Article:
I shouldn't have ignored Spencer. Not only was the Europa super loose, but a lift removed all weight off the rear. Try it and it'll result in a semi-terrifying moment where the old car you don't own and barely fit in goes sideways without warning. That experiment made me more and more delicate with my steering and braking inputs. I always say that I like a loose car, but this was less quick loose and more spooky loose.

If you need to get more weight on the front, don't fully lift or brake, but be delicate and measured with decreasing throttle or increasing steering. Be patient and deliberate. Remember that all your inputs are connected. Work up to the limit, don't work down from it.

After I came in, Spencer took the car out for a session. When I caught up with him after, he wanted to know how I kept the car in a straight line. Apparently it was even looser than usual, so loose that he had to come in after just two laps to make sure there wasn't something wrong with the car. The problem? Tire pressures were way too high, which made the Europa less predictable, snappier, and all around scarier. It was still nervous after bleeding them down, but it was familiar instead of spooky. That also made me feel pretty good about myself, because if the car owner thought that the car was nervous, then I must have been driving it on one of its worst days, not its best.

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Lesson Five: You'll Be Amazingly Entertained

We're quite fond of the performance of the Giulia on track, the combo of a monster engine and quick steering make it one of our favorite sport sedans. But when you step out of that and in to any of these vintage cars, you realize it's a shadow of what once was in terms of connection and involvement. Particularly Mark Francis's M3. Mark's car had a 2.5 liter S14 that revved and howled like the worst best wolf and was decked out in that most classic of BMW paint schemes.

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Matt Farah

It was the perfect blend of old and new. The Healey and Europa required a contortionist act to enter and you needed to pay attention to quirks with the gearbox, steering, or powertrain to get the most out of them. The M3 was plug-and-play. Belt in and everything was immediately familiar. Like a Giulia, but a Giulia from 30 years ago.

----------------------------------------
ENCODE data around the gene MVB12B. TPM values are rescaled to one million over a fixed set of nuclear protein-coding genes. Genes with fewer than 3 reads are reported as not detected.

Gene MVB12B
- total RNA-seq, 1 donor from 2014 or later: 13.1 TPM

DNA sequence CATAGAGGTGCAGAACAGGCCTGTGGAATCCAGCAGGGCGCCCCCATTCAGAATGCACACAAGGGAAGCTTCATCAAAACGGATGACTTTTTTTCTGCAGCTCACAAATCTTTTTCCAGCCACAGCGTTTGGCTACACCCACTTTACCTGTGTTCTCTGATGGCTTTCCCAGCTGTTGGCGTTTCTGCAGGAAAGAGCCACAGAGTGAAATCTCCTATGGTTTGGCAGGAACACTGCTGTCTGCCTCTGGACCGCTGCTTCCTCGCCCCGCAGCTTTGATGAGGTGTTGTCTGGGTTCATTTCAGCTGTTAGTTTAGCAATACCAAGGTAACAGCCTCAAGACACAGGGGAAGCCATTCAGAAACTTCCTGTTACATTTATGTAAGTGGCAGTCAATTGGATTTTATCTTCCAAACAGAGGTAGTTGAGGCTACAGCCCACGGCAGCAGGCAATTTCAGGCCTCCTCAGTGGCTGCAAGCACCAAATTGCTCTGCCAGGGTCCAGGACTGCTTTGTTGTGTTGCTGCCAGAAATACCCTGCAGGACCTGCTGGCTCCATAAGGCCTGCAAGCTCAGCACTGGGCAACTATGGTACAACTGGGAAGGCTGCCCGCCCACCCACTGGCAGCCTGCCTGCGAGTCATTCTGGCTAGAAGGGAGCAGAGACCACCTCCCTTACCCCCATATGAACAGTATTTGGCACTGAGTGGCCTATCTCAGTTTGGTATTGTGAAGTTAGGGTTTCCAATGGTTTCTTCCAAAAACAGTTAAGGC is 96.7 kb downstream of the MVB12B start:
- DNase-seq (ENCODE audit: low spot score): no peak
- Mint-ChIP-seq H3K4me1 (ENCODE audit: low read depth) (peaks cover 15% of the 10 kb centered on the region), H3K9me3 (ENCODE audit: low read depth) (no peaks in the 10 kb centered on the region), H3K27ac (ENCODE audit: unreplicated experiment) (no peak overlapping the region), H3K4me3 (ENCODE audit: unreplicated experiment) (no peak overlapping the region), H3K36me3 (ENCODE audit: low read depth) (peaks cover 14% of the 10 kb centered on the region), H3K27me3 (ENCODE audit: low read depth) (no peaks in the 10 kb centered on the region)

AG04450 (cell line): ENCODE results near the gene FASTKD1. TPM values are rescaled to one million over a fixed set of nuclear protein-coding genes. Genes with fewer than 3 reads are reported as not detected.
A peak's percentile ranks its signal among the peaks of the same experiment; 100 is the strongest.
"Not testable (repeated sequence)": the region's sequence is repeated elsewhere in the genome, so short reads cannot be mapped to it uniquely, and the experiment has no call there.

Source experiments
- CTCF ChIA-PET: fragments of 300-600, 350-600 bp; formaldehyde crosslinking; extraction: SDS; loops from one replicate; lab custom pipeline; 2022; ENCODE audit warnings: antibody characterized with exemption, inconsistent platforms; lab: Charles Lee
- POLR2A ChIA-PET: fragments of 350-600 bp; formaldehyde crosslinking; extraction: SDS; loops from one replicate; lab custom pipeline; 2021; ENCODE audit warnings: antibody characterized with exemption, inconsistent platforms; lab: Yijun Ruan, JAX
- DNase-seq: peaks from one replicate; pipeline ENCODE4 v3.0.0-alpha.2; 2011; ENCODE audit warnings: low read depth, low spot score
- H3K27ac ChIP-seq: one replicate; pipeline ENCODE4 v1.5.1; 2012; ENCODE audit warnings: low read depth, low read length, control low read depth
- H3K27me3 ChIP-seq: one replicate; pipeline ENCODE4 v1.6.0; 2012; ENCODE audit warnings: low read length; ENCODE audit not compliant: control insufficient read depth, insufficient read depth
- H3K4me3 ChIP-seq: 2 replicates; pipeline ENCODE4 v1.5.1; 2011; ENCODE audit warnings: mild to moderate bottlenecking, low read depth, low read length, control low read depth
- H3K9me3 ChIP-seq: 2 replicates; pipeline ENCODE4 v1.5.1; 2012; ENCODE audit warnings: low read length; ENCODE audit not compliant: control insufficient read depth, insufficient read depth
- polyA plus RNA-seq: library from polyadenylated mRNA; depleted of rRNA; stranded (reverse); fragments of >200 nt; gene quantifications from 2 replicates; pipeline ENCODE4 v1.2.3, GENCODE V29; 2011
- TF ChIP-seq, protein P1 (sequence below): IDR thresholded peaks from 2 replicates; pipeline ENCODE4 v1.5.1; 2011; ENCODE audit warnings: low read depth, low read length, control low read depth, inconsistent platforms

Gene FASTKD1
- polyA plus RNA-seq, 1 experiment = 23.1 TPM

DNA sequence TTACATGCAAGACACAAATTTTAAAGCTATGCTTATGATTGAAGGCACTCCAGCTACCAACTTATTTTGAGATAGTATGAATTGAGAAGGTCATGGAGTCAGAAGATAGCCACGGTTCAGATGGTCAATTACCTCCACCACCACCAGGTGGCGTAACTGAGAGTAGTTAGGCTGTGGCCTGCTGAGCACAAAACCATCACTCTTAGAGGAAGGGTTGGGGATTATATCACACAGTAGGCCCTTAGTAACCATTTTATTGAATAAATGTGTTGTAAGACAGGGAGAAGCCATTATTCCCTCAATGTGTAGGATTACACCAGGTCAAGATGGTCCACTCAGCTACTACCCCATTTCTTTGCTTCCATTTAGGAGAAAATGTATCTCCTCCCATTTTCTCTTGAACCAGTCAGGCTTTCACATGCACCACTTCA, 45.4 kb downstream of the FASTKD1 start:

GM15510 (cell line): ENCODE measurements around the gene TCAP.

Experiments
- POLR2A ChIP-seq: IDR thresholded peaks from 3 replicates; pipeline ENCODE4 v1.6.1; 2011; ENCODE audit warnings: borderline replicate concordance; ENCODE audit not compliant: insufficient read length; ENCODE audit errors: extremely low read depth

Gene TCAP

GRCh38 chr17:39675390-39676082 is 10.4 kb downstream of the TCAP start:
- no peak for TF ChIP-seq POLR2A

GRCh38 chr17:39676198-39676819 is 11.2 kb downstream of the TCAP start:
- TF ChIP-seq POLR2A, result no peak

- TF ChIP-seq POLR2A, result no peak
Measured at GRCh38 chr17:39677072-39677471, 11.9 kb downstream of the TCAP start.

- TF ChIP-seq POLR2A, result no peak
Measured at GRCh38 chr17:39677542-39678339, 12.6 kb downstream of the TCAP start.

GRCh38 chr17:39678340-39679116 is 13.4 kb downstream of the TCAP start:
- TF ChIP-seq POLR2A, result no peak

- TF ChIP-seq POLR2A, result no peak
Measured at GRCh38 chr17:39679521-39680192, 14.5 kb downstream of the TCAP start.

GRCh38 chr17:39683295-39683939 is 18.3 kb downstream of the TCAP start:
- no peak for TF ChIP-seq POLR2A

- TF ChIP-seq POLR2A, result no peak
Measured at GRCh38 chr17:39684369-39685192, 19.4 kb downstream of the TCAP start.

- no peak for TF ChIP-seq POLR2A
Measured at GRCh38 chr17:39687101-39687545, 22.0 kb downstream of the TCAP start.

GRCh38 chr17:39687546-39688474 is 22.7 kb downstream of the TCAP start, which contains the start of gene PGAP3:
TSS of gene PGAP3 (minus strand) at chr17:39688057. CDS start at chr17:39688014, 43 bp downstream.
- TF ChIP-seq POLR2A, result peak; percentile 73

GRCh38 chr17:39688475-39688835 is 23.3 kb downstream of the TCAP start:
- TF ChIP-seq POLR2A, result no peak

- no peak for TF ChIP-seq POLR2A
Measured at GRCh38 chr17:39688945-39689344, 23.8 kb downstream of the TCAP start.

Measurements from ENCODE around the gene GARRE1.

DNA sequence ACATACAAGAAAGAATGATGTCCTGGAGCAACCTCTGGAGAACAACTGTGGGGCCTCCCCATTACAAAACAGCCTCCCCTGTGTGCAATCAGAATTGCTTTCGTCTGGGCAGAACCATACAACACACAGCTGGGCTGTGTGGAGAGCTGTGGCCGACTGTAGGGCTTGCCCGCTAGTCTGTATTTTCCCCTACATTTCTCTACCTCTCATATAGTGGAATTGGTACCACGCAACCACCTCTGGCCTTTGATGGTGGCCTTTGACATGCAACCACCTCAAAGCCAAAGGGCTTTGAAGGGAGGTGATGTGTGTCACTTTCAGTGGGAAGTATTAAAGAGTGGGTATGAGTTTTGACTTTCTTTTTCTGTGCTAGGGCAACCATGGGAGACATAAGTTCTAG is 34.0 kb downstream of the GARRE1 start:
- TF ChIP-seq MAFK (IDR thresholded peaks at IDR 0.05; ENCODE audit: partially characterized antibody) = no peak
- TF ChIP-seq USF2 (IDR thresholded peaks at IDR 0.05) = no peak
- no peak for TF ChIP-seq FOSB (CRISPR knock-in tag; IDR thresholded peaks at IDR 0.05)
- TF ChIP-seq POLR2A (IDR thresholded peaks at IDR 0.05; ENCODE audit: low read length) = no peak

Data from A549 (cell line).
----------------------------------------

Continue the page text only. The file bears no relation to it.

But it drove so much better. The steering was direct, connected, and talkative. The engine was naturally aspirated; no lag of any sort here. There was a real manual gearbox with actual feel, no vagaries like the Sprite or Europa, no paddle shift auto like the Alfa. It was the only "old" car of the day that I jumped in and instantly felt comfortable. That I didn't need three laps of adjusting to nuances in the car. I was immediately on it and felt like I could start pushing with no consequences. When you drive a good M3, which this was, you realize why these cars now command such a premium and that every cliched comment about them on Bring-a-Trailer is true.

It was everything you'd want from a sports sedan crammed into one boxy old BMW. This M3 was the original text of the The Illiad. The Giulia was also the The Illiad, just the Sparknotes version.


The one thing that all of the vintage cars had in common was character. True character, not engineered pops and crackles from the exhaust or traction control that lets you pretend to drift. Modern cars can make even the most hamfisted driver look semi-decent. Vintage cars don't work like that, there's nothing that makes you a superhero.

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Matt Farah

But they reward you far more than a modern car could. When you do something right, you feel like you impressed your grandfather, not like you just beat a level of Sonic 3. When I originally agreed to this, I thought it'd be simple. That I'd hop in and be comfortable and could tell tall tales of sliding heroics. Not the case. Because these cars accentuate every flaw and don't flatter you–if anything, they make you look worse–it makes you reconsider how you've been driving and how computers in modern cars are working to filter out your clumsy steering or throttle applications. These cars made me realize I'm not as smooth with my inputs as I once was and that I have been relying on the car too much in certain aspects of my driving.

They reminded me of go karts in how adjustable and communicative they were. And in how they aren't going to be happy if you drive like trash. Race car drivers still use karts to train between event because it's a simple, pure form of motorsport. These vintage cars feel the same, just more expensive and more finicky to maintain.

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What you learn here is a one way transitive property, that these cars can make you quicker, more capable, and just flat out better in a modern car. But thinking that a modern car will prepare you for a classic will get you in a heap of trouble and show you that you have a lot to learn about driving.


Special thanks to Efrain Olivares, Spencer Canon, Mark Francis, and VARA!